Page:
Historical Values Of Buffalo Nickels: See How The Buffalo Nickel Value Has Changed Over The Years

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historic-values-Buffalo-nickelsChances are, you’ve seen a Buffalo nickel in your life, even if not in person.

From magazine advertisements to old-time movies, and even in some sayings, like “he holds a nickel so tight, the Indian rides the buffalo,” the Buffalo nickel has gained and maintained fame in a multitude of ways.

The Buffalo nickel, designed by James Earle Fraser, was minted during 1913 and 1938 and due to its span of when it was minted is highly synonymous with World War I, the Roaring ‘20s, and the Great Depression.

Interestingly, the animal on the reverse of the coin isn’t a buffalo but, in fact, an American bison named Black Diamond, who was a resident at the Bronx Zoo.

Also, the Native American depicted on the obverse isn’t a single person but a compilation of features from several, including Iron Tail (a Sioux Indian), Two Moons (a Cheyenne), and Big Tree (a Kiowa).

 

Value Of Buffalo Nickels

As for Buffalo nickels, most dates are quite common and are worth between $1 and $5.

Millions of Buffalo nickels, in fact, appear dateless due to the “high” placement of the date on the coin; the date easily wore clean off the coin after years of circulation. Dateless Buffalo nickels are worth around 25 to 50 cents.

There’s a lot of information to be gained by looking through a list of historical coin values. Investors wanting information on long-term value trends can gain tremendous insight upon looking at coin values from over the years.

The following Buffalo nickel values are from the 1965, 1985, and 2005 editions of A Guide Book of United States Coins, by R.S. Yeoman.

1913 Variety I $.85 (1965) $3 (1985) $8 (2005)
1913 D Variety I $2.25 (1965) $6 (1985) $12 (2005)
1913 S Variety I $5 (1965) $9 (1985) $35 (2005)
1913 Variety II $1.25 (1965) $3 (1985) $8 (2005)
1913 D Variety II $13 (1965) $40 (1985) $90 (2005)
1913 S Variety II $27.50 (1965) $80 (1985) $250 (2005)
1914 D $13.50 (1965) $27.50 (1985) $70 (2005)
1915 D $3.50 (1965) $6 (1985) $15 (2005)
1915 S $7 (1965) $10 (1985) $30 (2005)
1916 D $2.25 (1965) $4.50 (1985) $10 (2005)
1916 S $2 (1965) $3 (1985) $6 (2005)
1917 D $3 (1965) $4.50 (1985) $15 (2005)
1917 S $3.50 (1965) $3.50 (1985) $20 (2005)
1918/7 D  Very Good $175 (1965) $425 (1985) $1000 (2005)
1918 D $3 (1965) $4.50 (1985) $15 (2005)
1918 S $3.75 (1965) $3.50 (1985) $12 (2005)
1919 D $3.50 (1965) $4 (1985) $14 (2005)
1919 S $3.75 (1965) $2.50 (1985) $8 (2005)
1920 D $2.25 (1965) $3 (1985) $7 (2005)
1920 S $2.25 (1965) $1.75 (1985) $4 (2005)
1921 S $9 (1965) $12 (1985) $3 (2005)
1923 S $2.25 (1965) $1.50 (1985) $6 (2005)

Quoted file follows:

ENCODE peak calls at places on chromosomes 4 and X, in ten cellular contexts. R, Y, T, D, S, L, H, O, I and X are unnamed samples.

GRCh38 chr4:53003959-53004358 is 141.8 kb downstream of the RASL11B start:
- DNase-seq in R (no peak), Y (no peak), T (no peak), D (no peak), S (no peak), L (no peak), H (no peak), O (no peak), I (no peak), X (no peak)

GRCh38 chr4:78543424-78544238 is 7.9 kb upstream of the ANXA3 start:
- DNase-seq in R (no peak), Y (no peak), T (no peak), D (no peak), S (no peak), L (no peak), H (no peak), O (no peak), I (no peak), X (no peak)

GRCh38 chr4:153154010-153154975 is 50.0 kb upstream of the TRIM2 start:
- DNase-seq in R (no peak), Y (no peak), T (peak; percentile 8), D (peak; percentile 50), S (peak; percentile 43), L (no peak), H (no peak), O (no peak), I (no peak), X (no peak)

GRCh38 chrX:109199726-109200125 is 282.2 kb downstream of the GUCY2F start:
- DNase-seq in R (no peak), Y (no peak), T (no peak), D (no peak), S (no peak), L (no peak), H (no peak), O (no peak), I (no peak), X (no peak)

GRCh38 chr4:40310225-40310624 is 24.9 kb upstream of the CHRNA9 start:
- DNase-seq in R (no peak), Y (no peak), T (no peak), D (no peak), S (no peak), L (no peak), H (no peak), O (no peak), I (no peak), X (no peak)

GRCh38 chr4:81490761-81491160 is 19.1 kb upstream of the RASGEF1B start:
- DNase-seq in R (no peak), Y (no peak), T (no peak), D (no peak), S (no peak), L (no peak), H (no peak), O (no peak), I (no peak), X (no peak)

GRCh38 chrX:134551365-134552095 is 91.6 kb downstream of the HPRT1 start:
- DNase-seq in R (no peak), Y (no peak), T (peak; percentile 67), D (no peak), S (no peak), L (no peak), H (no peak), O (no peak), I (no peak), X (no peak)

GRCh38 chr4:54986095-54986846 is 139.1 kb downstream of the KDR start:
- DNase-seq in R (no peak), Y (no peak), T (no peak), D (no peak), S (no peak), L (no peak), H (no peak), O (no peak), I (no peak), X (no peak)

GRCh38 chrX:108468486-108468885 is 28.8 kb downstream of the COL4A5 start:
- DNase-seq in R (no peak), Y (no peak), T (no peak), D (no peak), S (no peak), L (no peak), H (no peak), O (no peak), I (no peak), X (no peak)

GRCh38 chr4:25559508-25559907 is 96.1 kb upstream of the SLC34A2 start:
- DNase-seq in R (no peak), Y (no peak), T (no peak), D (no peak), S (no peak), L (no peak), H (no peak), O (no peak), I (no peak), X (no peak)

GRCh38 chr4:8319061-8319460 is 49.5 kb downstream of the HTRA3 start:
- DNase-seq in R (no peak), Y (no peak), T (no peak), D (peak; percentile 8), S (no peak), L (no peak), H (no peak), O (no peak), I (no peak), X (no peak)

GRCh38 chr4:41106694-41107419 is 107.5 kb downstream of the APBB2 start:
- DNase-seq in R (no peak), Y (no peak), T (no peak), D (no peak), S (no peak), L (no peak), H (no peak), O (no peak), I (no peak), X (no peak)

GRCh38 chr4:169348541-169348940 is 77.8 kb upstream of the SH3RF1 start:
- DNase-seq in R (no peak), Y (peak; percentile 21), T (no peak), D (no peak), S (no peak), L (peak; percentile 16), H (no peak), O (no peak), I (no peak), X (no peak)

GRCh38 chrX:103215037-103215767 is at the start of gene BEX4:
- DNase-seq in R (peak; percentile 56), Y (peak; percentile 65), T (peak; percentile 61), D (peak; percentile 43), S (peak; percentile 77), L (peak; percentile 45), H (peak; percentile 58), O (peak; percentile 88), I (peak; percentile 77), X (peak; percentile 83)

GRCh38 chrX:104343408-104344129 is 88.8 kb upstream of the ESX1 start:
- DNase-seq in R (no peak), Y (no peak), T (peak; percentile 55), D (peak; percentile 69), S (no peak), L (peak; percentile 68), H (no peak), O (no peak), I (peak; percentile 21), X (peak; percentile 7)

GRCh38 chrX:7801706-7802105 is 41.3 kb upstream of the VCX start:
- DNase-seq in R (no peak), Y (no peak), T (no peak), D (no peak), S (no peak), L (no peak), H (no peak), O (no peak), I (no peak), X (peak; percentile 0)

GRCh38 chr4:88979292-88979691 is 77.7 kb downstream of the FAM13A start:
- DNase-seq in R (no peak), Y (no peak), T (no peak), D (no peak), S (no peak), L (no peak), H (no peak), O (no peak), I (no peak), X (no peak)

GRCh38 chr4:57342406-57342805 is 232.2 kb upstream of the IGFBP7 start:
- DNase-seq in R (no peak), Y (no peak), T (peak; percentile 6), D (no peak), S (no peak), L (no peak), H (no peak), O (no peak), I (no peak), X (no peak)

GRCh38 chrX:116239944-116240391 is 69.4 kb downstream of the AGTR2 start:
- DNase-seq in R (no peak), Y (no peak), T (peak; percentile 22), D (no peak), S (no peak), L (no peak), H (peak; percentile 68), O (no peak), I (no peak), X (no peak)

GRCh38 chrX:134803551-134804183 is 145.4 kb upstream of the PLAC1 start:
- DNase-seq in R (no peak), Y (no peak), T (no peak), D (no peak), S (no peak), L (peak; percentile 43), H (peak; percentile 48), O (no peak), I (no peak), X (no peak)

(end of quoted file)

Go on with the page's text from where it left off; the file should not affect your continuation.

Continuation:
1924 D $3 (1965) $2.25 (1985) $7 (2005)
1924 S $6 (1965) $4.50 (1985) $15 (2005)
1925 D $5.50 (1965) $3.50 (1985) $8 (2005)
1925 S $4 (1965) $2.25 (1985) $5 (2005)
1926 D $2.50 (1965) $2 (1985) $6 (2005)
1926 S $4.50 (1965) $5.50 (1985) $18 (2005)
1927 D $1 (1965) $1 (1985) $2.50 (2005)
1927 S $2.25 (1965) $1 (1985) $1.50 (2005)
1931 S $3.50 (1965) $3.50 (1985) $15 (2005)

*Unless otherwise stated, all values are for coins in Good condition.

 

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6 thoughts on “Historical Values Of Buffalo Nickels: See How The Buffalo Nickel Value Has Changed Over The Years”

    • James,

      We are so glad you enjoy The Fun Times Guide to Coins! Please keep checking back for new exciting, informative articles.

      Reply
  1. I was going through a bucket of pennies that we have had for several years. Im always looking for that special 1943 penny. well, I did find what looks like silver or white gold coated copper penny dated 1943 D penny. I cant find one online like it, they all say something a little different about the description of what I have. can you please help me. Thank you in advance for your sharing of your site, I love it and could spend hours upon hours looking at the coins and reading what you have to teach us. Thanks again!

    Reply
    • Hi, David —

      It’s hard for me to say without seeing the coin at different angles and up close whether or not there’s evidence of wear and, thus, determining if the coin is uncirculated or circulated. However, the scrape you mention isn’t showing up very well in the photo and thus I don’t believe it would be egregious enough to keep the coin from getting Mint State. Of course, some scrapes on uncirculated coins will require certification services to render a net grade, even on uncirculated coins. Usually, however, extensive contact marks and scratches on an uncirculated coin will bring the coin down to MS-60 or MS-61 — the lowest uncirculated grades to say the least, but nonetheless mint state.

      Here’s more info on certification services: https://coins.thefuntimesguide.com/slabbed_coins/
      And some info on grading mint state coins: https://coins.thefuntimesguide.com/mint_state_coin/

      Good luck!
      Josh

      Reply
  2. Hello. I read that the 1938 D/D Buffalo was a quit common error , I wonderd if you gould a idea of what this one would be worth …Thank You

    Reply

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